28 July 2022

The next Prime Minister must ditch the dreadful Online Safety Bill


Rishi Sunak and Liz Truss have both suggested that they would like to see changes to the Online Safety Bill (OSB). But neither has committed to changing the most worrying features of the bill – which pose a threat to free speech, privacy and competition. The next Prime Minister should reject calls for more regulation of online speech, and embrace a legislative agenda that defends free speech, protects privacy and encourages competition. That means abandoning the OSB in its entirety, not just amending it.

The OSB is an ambitious piece of legislation that aims to limit the spread of harmful material online by requiring search engines and social media platforms to identify and remove a wide range of content. It’s easy to see why MPs want to tackle revenge pornography, online harassment, cyberflashing, and extremist propaganda. One in five women in the UK have faced online abuse and harassment. Parents are understandably concerned about their young children watching online pornography or falling victim to cyberstalking and online bullying. And the spread of extremist political content worries lawmakers and members of the public who fear attacks inspired by those seen in Christchurch, New Zealand; Utøya, Norway; Pittsburgh, USA and others.

The OSB seeks to crack down on these social ills by requiring companies to monitor their platforms for a wide range of ‘priority illegal’ material, such as terrorism content, child sexual exploitation content, as well as content related to ‘revenge porn, hate crime, fraud, the sale of illegal drugs or weapons, the promotion or facilitation of suicide, people smuggling and sexual exploitation.’

But implementing the bill as written would have other serious consequences too. Perhaps its most controversial feature is the obligation imposed on the largest social media companies to limit access to ‘priority content that is harmful to adults’, which has come to be known as ‘legal but harmful’. The bill does not specify what such ‘priority content’ might be, but as Matthew Lesh and Victoria Hewson note in their paper for the Institute of Economic Affairs, a wide range of content could fall into this category. They write:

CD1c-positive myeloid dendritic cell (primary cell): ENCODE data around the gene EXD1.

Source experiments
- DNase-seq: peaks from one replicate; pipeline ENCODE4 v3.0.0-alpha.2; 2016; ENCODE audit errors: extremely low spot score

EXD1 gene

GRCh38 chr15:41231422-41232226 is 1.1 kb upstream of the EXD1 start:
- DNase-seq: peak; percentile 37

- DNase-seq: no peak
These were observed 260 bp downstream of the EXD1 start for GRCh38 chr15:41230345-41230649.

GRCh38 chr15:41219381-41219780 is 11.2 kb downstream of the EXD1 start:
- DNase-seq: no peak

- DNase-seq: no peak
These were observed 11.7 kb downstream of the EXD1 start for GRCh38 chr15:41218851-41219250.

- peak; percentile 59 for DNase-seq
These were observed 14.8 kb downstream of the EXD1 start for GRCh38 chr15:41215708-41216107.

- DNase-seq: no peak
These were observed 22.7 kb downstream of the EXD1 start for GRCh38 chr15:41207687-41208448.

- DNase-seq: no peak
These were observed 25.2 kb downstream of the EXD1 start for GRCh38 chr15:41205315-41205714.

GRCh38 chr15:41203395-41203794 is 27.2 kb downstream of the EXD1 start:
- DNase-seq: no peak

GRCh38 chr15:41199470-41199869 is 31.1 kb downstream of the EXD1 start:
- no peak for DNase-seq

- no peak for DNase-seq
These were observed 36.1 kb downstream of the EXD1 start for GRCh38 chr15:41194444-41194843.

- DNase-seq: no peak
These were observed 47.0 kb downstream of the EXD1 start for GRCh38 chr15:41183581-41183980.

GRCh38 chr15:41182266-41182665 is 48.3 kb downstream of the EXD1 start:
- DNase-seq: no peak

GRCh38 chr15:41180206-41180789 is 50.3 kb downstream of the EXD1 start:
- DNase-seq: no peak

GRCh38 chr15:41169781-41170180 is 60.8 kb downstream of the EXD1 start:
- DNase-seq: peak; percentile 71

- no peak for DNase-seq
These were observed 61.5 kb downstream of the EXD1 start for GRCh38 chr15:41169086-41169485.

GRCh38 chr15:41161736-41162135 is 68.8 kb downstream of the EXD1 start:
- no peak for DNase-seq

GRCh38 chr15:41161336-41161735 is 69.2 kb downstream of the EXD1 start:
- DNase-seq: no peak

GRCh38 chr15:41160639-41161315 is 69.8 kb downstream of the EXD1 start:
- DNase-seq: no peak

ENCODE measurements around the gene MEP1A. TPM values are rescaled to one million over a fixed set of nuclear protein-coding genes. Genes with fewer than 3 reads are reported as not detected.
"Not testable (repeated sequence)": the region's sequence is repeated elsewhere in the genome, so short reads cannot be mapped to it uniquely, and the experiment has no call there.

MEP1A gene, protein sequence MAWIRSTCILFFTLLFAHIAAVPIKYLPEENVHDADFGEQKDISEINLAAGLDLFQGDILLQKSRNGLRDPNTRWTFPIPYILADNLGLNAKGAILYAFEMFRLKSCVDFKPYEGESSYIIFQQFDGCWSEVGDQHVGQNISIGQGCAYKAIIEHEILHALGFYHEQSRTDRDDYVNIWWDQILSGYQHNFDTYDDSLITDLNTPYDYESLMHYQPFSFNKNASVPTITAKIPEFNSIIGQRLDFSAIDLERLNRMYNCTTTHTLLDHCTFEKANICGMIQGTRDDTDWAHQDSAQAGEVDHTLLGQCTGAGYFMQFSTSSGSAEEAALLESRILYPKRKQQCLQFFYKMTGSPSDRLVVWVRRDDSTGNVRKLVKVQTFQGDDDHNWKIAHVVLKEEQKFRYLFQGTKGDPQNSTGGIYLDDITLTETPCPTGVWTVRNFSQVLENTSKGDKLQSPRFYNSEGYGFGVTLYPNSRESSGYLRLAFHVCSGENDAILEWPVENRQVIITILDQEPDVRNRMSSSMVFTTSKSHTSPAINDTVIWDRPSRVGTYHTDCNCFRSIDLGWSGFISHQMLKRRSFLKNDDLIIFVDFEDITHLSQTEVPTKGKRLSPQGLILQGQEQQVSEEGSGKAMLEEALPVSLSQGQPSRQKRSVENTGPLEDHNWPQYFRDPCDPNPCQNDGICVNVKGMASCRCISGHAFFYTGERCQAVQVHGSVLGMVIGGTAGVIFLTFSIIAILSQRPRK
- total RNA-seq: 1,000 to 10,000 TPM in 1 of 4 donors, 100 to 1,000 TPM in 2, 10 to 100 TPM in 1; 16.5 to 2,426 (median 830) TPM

“The government intends to formally specify categories of ‘priority content that is harmful to adults’ in due course. Public statements indicate they are likely to include ‘misinformation and disinformation’, ‘misogynistic abuse’, abuse, harassment and material encouraging self-harm or eating disorders. Supporters of including ‘legal but harmful’ speech in the legislation have suggested it could extend to ‘Covid disinformation’ and ‘climate change denial’.  In the same vein, Shadow Department for Culture, Media and Sport (DCMS) Secretary Lucy Powell has raised concerns that the Bill as it stands would allow ‘incels’ and ‘climate deniers’ to ‘slip through the net’”.

The OSB requirements are backed up with hefty fines. The bill would punish firms that do not comply with its provisions with fines of up to 10% of global annual turnover or £18 million (whichever is greater). When faced with such penalties, firms will inevitably err on the side of caution and take down more content than required by the bill.

But the OSB is a conservative’s nightmare on more fronts than just content moderation. The bill would put law-abiding citizens’ privacy at risk by requiring platforms to monitor user content in order to prevent users from accessing priority illegal content. OSB permits Ofcom to require platforms to use specific monitoring technology. These provisions pose a risk to those who use services that incorporate end-to-end encryption (E2EE) such as WhatsApp and Signal. E2EE prevents third parties (including the E2EE service provider) from reading user messages. Any obligation requiring platforms to monitor their users’ content would therefore risk weakening encryption.

Far from being exclusive to criminals, E2EE services are used across the world by journalists, dissidents, and survivors of domestic abuse and stalking who use E2EE to conceal their communications. Sex workers spoke out against the American EARN IT Act, which threatened to undermine E2EE in the United States, because it would put them at increased risk of social sanction, violence, and blackmail

In addition to posing a threat to privacy and legal speech, the OSB threatens to entrench market incumbents and hamper competition. The Government’s own impact assessment estimates that firms will have to pay £2.5 billion over ten years to comply with OSB’s requirements. These costs will result in a less competitive market where the ‘Big Tech’ giants such as Meta and Google dedicate teams of engineers and lawyers to OSB compliance while their competitors face additional start-up costs.

The OSB’s threats to free speech, privacy and competition warrant a full-scale rejection of the bill, not mere amendments and clarification. Unfortunately, it appears that both Sunak and Truss are not prepared to scrap the bill. This is a shame given that the OSB will result in harmful unintended consequences that will restrict the spread of legal online speech, put the privacy of law-abiding citizens at risk and make ‘Big Tech’ bigger.

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Matthew Feeney is Head of Tech and Innovation for the Centre for Policy Studies.